When a loved one suffers from a debilitating, incurable disease, such as Alzheimer's or Parkinson's, some families or individuals might be willing to consider any alternative, including non traditional treatments, or clinical trials.
Clinical trials are biological or behavioral experiments conducted on people designed to determine efficacy and safety of new medications and treatments. These are conducted only after approval from an ethics committee and/or health authority from the country in which they are to take place. In the United States the approval comes from the Federal Food and Drug Administration (FDA) which is then responsible for determining the benefits and risks of the drug or treatment in question.
Volunteers are enrolled in Pilot Programs, typically small groups where they receive either the drug being tested or a placebo. After this initial step, larger studies with additional volunteers are typically conducted.
Depending on the drug, clinical trials could be expensive. Volunteers sometimes receive monetary compensation in addition to the drug and/or treatment. The trials can be sponsored by biotechnological and pharmaceutical companies, and sometimes even by the government.
These types of research can last for years and may require multiple trials. Only about 10% of drugs tested are eventually approved for use.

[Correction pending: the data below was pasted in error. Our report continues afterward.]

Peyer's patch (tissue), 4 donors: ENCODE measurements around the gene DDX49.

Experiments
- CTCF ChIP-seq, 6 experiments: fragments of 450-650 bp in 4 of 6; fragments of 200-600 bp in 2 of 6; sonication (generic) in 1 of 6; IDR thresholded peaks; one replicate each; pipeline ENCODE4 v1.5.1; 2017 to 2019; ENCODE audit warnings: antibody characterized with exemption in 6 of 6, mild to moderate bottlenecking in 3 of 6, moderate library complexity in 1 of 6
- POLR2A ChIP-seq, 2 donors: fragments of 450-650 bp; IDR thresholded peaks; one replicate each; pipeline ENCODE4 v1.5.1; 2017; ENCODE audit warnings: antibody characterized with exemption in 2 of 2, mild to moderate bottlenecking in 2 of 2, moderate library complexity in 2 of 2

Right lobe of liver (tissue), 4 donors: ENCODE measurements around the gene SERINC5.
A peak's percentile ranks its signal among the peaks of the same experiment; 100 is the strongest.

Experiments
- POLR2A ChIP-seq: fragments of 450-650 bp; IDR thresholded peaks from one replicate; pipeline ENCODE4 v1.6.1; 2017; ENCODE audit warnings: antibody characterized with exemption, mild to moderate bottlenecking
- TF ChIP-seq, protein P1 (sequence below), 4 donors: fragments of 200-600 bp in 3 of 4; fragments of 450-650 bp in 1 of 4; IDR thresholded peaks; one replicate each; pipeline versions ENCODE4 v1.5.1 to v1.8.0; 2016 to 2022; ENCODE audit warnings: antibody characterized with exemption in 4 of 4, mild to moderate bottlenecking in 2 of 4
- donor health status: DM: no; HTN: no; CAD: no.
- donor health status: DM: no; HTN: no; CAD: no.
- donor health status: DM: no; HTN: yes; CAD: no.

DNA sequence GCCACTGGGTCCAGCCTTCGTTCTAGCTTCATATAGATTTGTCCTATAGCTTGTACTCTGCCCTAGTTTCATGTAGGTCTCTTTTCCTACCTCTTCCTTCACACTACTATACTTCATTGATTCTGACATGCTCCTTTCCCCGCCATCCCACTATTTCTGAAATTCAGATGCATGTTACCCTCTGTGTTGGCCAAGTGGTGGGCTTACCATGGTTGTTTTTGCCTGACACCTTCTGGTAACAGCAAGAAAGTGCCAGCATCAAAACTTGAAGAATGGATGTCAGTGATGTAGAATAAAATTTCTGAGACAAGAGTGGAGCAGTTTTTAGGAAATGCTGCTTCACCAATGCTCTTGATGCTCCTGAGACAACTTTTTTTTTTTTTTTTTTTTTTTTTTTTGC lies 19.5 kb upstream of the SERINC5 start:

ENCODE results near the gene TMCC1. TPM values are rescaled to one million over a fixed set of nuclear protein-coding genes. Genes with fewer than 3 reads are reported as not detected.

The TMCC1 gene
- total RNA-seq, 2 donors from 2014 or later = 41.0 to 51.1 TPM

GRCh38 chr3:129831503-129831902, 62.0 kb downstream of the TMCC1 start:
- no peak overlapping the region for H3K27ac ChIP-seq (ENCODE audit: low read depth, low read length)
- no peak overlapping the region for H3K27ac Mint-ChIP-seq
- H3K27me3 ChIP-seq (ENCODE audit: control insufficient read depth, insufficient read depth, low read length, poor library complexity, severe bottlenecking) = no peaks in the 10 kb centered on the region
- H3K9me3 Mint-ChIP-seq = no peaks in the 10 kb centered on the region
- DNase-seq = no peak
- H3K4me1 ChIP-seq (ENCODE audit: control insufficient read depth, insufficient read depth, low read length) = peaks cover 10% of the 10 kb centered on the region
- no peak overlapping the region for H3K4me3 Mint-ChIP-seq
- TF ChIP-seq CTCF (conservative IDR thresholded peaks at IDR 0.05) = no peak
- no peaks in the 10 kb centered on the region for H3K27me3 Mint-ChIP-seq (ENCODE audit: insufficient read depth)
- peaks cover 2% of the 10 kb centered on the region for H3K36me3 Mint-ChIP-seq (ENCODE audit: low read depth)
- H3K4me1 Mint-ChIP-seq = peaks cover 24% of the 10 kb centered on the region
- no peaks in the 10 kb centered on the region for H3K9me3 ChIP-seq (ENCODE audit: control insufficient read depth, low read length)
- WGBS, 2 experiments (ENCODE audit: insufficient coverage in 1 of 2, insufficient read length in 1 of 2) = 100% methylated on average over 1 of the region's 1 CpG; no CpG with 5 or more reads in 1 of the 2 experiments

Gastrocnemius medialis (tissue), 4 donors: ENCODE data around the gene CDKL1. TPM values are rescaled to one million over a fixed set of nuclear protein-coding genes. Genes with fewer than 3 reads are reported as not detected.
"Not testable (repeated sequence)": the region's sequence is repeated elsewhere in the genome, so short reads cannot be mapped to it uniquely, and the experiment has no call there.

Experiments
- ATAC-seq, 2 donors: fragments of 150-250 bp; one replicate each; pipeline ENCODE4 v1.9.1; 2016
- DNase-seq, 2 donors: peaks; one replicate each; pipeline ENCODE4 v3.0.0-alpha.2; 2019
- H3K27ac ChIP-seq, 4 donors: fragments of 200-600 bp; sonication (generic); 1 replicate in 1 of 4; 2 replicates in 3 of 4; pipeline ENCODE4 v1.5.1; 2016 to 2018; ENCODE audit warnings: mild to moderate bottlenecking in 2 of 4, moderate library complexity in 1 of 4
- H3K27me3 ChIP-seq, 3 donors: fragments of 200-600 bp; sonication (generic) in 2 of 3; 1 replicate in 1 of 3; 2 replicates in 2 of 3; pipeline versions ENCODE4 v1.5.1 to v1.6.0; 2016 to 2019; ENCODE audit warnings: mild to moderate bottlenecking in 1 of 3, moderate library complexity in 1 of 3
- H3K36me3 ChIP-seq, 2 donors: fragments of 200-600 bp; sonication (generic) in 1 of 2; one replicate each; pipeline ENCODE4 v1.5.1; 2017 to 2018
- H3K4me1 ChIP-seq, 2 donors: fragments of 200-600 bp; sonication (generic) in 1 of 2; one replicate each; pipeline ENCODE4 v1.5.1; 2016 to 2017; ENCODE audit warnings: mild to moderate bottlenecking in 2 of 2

If you are considering participating in a clinical trial, or enrolling your loved one in one, talk to your doctor to discuss the risks and benefits of any particular study. Consider how they might be affected if the trial requires them to stop medications and treatments they are currently receiving. Once you and your doctor decide to go ahead, you can find information on clinical trials conducted around the world by visiting: www.ClinicalTrials.gov.
The Alzheimer's Association has information on clinical trials specific to this disease. Their website is: www.alz.org.
For clinical trials related to Parkinson's disease, you can find information at www.michalejfox.org.
I hope you find this information helpful. With any luck, we will all see the day when Alzheimer's, Parkinson's and so many other dreaded diseases are finally defeated!
Edie J. Adler:
Edie J. is an actress, author, and advocate for people suffering from Alzheimer's; she lives in the Valley with her husband, their 6 dogs, 4 and 2/4 cats, 3 birds, and an invisible turtle. Author's website Email the author